At a glance
ADHD symptoms can cause challenges at work.
Focus, organization, and managing emotions are common trouble spots.
Understanding how ADHD impacts you is key to finding solutions.
You couldn’t find your left shoe this morning. Has it really always taken 30 minutes to get to work? Now you’re late, and this isn't the first time. You sit down to work on a project that’s due tomorrow, but your brain just will. Not. Cooperate. Now you’re racing and worried it won’t be finished on time. You’re so frustrated you’re struggling not to cry.
The symptoms of ADHD can cause trouble at work. That’s because people with ADHD (like me) often struggle with executive function. This is a set of mental skills that help us stay on track, manage our time and emotions, and get things done.
ADHD can also make it hard to concentrate at work, especially when you’re bored, distracted, or feeling overwhelmed. Many of the struggles that we experience during school years can carry over into the workplace. Here are five ways ADHD might affect you at work.
1. Difficulty getting — and staying — organized
Struggling to stay organized can have a big impact on work. Difficulty getting organized — and staying organized — can make it hard to keep track of important items or documents. A messy desk or bag can make it hard to complete projects, stay on track, and get things done.
Trouble with organization at home can also have a big impact. A messy house can make it hard to get ready on time. Trouble finding things you need, like items of clothing, work tools, or even your house keys, can lead to lateness and stress. And that can lead to lower productivity and performance.
2. Time management troubles
Time management issues can make it hard to stay on schedule throughout the day. (I’m late AGAIN?!) Trouble managing time also makes it hard to judge how much time you’ll need for tasks, like getting ready in the morning, or traveling to work.
But it’s not just about being on time. Time management issues can also make it hard to tell how long something will take. You may not give yourself enough time to clean up at the end of the day. Or you may not know how much time it’ll take to complete a project without having to rush.
3. Trouble managing emotions
Lots of people with ADHD struggle with managing emotions. We often experience emotions more intensely. The symptoms of ADHD can also lead to lower self-esteem and feelings of shame. And that can make feedback or criticism especially hard to take.
At work this might come out in ways that can feel inappropriate or embarrassing. For example, crying or getting angry when a manager gives feedback. We can also get overwhelmed or frustrated more easily, and then give up on challenging tasks or projects.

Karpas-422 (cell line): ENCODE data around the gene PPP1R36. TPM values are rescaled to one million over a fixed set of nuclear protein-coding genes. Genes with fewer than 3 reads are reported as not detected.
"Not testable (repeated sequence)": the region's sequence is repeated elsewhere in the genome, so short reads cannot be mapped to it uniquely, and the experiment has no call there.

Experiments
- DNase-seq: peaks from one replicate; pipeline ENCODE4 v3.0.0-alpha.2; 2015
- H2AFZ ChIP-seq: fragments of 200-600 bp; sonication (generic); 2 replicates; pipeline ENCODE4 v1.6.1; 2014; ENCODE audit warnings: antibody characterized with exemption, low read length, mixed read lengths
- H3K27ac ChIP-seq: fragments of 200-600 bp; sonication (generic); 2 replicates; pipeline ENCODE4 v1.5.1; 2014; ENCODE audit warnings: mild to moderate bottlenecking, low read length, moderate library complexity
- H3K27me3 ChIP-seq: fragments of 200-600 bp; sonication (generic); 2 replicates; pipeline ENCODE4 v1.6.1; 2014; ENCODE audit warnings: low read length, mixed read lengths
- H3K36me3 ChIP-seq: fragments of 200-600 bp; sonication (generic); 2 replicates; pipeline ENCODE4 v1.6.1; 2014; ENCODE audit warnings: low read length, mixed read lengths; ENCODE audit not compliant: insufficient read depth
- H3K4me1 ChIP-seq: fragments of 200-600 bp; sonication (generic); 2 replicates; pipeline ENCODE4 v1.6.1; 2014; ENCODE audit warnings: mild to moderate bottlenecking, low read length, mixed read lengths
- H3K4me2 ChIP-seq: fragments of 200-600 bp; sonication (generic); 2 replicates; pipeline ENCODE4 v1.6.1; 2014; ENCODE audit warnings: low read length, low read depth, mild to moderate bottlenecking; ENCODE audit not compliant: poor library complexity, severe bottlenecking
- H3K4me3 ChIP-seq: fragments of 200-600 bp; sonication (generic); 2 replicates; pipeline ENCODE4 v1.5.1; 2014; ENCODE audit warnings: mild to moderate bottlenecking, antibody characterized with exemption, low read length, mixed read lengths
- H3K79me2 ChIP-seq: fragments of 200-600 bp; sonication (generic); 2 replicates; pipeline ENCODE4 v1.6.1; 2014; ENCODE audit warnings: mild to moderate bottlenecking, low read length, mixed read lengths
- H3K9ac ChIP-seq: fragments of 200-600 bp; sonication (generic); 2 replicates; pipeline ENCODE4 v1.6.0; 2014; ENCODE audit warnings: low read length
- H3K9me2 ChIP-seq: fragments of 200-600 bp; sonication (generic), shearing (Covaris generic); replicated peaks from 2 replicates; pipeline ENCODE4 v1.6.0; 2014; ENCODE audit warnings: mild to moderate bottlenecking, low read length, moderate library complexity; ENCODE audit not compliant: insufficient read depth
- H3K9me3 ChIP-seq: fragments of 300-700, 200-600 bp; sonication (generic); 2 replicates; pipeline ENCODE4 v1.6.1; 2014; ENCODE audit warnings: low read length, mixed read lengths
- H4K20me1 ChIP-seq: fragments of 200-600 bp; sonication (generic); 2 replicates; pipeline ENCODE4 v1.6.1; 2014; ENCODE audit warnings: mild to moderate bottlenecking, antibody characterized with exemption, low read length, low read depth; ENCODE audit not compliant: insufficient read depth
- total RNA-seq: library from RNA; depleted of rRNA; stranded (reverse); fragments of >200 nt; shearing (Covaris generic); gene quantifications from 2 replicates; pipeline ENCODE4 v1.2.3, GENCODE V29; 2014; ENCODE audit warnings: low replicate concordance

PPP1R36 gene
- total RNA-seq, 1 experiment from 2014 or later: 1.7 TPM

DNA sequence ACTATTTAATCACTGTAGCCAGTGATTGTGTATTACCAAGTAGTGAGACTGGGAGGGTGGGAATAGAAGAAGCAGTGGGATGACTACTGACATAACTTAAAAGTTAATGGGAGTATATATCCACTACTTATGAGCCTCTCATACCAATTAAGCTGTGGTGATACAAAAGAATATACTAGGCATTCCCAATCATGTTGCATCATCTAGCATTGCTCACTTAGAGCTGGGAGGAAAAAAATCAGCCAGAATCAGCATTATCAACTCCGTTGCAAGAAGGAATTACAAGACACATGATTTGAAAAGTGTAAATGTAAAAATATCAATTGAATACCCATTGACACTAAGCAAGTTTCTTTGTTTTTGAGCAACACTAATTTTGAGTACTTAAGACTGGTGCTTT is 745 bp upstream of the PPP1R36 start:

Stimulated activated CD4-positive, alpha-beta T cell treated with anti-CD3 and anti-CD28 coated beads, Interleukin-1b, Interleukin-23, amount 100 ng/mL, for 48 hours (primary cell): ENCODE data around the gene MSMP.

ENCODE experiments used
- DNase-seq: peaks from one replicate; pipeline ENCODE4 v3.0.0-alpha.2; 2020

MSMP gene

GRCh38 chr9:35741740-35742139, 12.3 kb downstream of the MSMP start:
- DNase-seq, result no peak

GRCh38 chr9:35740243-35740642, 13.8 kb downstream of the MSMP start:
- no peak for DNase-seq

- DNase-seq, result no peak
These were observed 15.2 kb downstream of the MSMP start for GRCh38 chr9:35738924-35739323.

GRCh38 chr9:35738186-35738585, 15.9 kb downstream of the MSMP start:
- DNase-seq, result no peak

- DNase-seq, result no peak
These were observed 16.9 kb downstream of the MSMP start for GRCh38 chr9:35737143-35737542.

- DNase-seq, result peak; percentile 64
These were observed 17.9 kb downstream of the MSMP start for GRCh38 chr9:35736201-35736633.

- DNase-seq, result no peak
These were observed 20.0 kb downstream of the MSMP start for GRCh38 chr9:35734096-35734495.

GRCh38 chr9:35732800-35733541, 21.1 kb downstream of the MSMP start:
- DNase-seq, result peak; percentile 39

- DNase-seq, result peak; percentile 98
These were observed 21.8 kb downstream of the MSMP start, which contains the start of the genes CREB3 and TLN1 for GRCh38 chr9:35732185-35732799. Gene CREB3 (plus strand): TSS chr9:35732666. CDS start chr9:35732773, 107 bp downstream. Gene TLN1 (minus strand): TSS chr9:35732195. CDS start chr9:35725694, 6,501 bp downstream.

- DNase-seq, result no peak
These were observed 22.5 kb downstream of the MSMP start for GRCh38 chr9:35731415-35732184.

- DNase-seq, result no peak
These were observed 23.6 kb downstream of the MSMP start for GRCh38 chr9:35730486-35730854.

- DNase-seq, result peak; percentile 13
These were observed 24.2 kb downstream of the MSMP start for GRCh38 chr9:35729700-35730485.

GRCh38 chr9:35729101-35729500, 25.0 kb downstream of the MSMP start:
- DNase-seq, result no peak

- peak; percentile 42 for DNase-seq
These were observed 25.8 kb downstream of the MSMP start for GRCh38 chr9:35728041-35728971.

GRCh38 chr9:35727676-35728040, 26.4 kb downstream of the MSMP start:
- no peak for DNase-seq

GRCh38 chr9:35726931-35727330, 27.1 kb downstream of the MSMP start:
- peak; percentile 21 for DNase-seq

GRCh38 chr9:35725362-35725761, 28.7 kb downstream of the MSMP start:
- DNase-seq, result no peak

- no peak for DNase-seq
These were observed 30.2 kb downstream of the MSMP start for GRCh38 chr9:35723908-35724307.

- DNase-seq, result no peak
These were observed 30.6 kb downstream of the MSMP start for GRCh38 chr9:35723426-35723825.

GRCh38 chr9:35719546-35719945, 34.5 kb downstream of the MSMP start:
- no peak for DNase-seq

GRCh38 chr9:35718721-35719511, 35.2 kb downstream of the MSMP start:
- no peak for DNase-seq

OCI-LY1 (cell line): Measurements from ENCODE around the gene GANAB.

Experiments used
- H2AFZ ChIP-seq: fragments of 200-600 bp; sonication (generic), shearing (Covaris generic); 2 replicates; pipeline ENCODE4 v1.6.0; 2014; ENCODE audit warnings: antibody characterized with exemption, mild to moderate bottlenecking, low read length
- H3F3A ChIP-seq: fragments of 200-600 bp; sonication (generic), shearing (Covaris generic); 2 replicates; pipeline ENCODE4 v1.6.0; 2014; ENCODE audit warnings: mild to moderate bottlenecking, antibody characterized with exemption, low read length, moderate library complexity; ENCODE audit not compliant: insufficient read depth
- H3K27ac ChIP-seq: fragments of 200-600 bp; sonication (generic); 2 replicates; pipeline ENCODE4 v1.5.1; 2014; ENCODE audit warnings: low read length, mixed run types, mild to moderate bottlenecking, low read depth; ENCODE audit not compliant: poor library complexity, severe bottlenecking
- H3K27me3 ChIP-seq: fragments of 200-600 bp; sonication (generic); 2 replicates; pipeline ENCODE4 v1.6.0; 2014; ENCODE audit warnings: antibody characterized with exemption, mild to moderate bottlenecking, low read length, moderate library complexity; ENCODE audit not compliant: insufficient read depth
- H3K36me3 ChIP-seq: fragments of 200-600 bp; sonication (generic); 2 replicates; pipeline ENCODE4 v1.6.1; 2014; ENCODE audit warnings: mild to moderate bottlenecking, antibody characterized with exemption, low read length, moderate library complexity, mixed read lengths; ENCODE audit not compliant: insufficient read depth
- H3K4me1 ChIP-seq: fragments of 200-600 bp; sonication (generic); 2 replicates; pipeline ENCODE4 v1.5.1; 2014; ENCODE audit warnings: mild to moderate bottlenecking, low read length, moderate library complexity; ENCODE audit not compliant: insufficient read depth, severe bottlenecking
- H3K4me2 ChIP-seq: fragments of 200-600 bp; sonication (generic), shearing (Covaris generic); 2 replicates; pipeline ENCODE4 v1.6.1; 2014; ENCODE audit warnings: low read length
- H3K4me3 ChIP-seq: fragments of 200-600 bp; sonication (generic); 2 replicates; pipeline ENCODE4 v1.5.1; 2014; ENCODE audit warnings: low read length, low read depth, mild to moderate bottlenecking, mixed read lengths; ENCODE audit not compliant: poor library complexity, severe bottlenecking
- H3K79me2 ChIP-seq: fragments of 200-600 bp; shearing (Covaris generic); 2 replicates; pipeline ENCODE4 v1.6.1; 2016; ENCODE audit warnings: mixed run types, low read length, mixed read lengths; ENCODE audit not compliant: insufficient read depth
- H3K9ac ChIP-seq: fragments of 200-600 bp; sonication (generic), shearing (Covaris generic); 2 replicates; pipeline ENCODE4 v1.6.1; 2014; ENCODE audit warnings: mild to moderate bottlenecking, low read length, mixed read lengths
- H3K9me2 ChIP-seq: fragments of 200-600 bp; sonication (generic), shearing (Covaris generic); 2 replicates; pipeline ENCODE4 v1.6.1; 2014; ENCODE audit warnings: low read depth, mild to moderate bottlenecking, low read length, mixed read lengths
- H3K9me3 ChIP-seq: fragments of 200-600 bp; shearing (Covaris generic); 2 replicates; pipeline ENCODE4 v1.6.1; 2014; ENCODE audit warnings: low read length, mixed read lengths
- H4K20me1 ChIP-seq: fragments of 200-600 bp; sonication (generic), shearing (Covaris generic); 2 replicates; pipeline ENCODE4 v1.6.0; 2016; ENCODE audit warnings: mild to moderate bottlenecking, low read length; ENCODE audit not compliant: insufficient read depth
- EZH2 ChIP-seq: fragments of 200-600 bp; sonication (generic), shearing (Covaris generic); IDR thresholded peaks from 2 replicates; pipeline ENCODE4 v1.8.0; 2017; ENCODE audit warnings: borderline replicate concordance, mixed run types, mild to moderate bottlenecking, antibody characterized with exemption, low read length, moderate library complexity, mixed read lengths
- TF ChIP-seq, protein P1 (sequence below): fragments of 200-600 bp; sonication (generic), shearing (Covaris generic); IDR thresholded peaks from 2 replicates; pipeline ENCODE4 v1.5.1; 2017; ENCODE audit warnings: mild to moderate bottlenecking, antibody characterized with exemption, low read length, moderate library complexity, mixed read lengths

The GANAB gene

Some people with ADHD are also extremely sensitive to rejection, or struggle to connect with peers or co-workers. This can make work feel extra stressful. Or it may lead to avoidance of situations, people, or tasks that trigger negative feelings.
4. Focus challenges
Trouble with attention can be a big problem at work, and it tends to snowball. Spacing out when your boss is talking can mean missing key information. Not paying attention to detail can lead to misunderstandings with colleagues. Trouble focusing can also make projects feel overwhelming. This can make it harder to get started and to get things done on time.
Without the proper supports of accommodations, our workplace setting might make it hard to concentrate. Chatty co-workers, noises in the office, and even overhead lights or distracting windows can make it harder to focus and complete tasks.
5. Trouble switching gears
Starting new tasks or switching from one task to another can be a big challenge when you have ADHD. Jumping from an orientation session to an assignment or switching gears from solo work to a team project can be stressful. So can quick transitions, like moving from one job to another without time to adjust.
ADHD can also make it difficult to start a task or job. That’s especially true if you’re working independently. Getting yourself motivated, and sticking with it until the work is done, can be hard.
The bottom line is that ADHD can make work challenging in lots of ways — sometimes ways you don’t expect. But there are strategies and supports that can help. Understanding how ADHD affects you can help you find the support that are right for you.
Get information and tips on:
People with ADHD struggle with key skills known as executive function.
These mental skills let us stay on track and get things done.
There are workplace supports that can help with ADHD and executive function challenges.
About the author
About the author
Rae Jacobson, MS is a writer who focuses on ADHD and learning disabilities in women and girls.
Andrew Kahn, PsyD is a licensed psychologist who focuses on ADHD, learning differences, anxiety, autism spectrum disorder, behavior challenges, executive function, and emotional regulation.